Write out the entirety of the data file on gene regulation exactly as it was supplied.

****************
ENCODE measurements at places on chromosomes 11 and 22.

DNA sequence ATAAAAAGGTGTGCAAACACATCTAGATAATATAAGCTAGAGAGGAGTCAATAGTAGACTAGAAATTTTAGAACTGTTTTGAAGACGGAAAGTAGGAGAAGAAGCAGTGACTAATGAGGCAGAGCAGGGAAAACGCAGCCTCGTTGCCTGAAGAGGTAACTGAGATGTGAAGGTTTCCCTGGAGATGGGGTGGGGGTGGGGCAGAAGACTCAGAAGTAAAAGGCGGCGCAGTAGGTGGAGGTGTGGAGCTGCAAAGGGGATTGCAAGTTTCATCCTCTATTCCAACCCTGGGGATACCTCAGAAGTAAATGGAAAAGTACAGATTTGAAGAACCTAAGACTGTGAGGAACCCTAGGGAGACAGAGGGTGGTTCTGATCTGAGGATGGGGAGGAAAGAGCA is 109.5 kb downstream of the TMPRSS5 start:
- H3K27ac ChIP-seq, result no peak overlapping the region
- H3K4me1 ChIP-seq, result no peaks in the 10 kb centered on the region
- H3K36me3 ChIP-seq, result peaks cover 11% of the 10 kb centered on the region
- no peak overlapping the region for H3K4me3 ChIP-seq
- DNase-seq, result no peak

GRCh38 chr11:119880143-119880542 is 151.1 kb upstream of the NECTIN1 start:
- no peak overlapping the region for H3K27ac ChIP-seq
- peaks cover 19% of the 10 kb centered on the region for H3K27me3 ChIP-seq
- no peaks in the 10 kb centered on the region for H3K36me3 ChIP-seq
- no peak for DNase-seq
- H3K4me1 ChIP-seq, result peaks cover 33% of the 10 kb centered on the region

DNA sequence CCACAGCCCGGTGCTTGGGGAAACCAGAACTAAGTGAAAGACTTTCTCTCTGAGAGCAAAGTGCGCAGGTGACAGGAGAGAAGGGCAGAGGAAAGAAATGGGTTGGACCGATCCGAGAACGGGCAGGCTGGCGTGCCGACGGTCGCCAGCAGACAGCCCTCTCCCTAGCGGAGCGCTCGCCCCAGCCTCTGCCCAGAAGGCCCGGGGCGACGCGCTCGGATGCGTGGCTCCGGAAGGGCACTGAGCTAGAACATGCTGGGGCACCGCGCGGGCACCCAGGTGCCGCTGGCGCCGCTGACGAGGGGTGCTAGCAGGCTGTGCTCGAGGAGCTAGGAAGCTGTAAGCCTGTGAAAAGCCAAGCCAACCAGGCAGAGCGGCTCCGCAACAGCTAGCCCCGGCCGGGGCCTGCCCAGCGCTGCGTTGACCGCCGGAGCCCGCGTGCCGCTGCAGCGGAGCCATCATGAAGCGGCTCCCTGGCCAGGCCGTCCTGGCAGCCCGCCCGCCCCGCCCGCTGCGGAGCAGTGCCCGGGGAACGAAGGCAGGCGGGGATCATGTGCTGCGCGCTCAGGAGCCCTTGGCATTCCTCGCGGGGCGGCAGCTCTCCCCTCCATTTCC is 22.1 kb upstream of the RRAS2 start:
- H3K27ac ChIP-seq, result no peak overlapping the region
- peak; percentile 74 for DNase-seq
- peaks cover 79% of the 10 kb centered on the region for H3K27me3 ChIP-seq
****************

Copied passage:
ENCODE measurements at places on chromosomes 11 and 22.

DNA sequence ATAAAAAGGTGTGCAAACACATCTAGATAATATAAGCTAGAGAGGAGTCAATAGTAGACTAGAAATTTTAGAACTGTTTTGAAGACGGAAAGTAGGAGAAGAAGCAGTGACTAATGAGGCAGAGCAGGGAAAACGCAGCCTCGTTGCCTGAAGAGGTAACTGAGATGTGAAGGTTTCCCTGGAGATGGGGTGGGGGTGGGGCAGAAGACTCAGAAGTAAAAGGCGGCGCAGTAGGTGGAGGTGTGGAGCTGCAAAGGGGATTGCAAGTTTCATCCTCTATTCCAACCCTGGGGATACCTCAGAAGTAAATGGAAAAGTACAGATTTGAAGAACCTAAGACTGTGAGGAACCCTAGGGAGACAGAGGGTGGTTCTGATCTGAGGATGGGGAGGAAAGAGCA is 109.5 kb downstream of the TMPRSS5 start:
- H3K27ac ChIP-seq, result no peak overlapping the region
- H3K4me1 ChIP-seq, result no peaks in the 10 kb centered on the region
- H3K36me3 ChIP-seq, result peaks cover 11% of the 10 kb centered on the region
- no peak overlapping the region for H3K4me3 ChIP-seq
- DNase-seq, result no peak

GRCh38 chr11:119880143-119880542 is 151.1 kb upstream of the NECTIN1 start:
- no peak overlapping the region for H3K27ac ChIP-seq
- peaks cover 19% of the 10 kb centered on the region for H3K27me3 ChIP-seq
- no peaks in the 10 kb centered on the region for H3K36me3 ChIP-seq
- no peak for DNase-seq
- H3K4me1 ChIP-seq, result peaks cover 33% of the 10 kb centered on the region

DNA sequence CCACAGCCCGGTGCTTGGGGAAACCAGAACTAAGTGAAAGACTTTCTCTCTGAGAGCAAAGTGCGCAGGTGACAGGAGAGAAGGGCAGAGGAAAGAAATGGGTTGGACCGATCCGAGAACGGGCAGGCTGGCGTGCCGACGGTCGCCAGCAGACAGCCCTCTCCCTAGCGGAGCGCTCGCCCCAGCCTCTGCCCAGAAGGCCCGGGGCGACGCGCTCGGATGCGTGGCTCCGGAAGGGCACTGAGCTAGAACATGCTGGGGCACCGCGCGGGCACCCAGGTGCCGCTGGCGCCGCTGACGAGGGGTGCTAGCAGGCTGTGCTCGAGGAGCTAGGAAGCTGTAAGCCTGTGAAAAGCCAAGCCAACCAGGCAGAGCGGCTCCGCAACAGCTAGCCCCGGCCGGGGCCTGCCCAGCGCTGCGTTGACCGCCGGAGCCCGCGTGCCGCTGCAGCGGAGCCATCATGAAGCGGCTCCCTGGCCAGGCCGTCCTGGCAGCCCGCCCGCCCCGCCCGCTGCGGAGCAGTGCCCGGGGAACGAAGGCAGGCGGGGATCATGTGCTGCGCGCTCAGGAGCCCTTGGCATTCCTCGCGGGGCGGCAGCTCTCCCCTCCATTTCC is 22.1 kb upstream of the RRAS2 start:
- H3K27ac ChIP-seq, result no peak overlapping the region
- peak; percentile 74 for DNase-seq
- peaks cover 79% of the 10 kb centered on the region for H3K27me3 ChIP-seq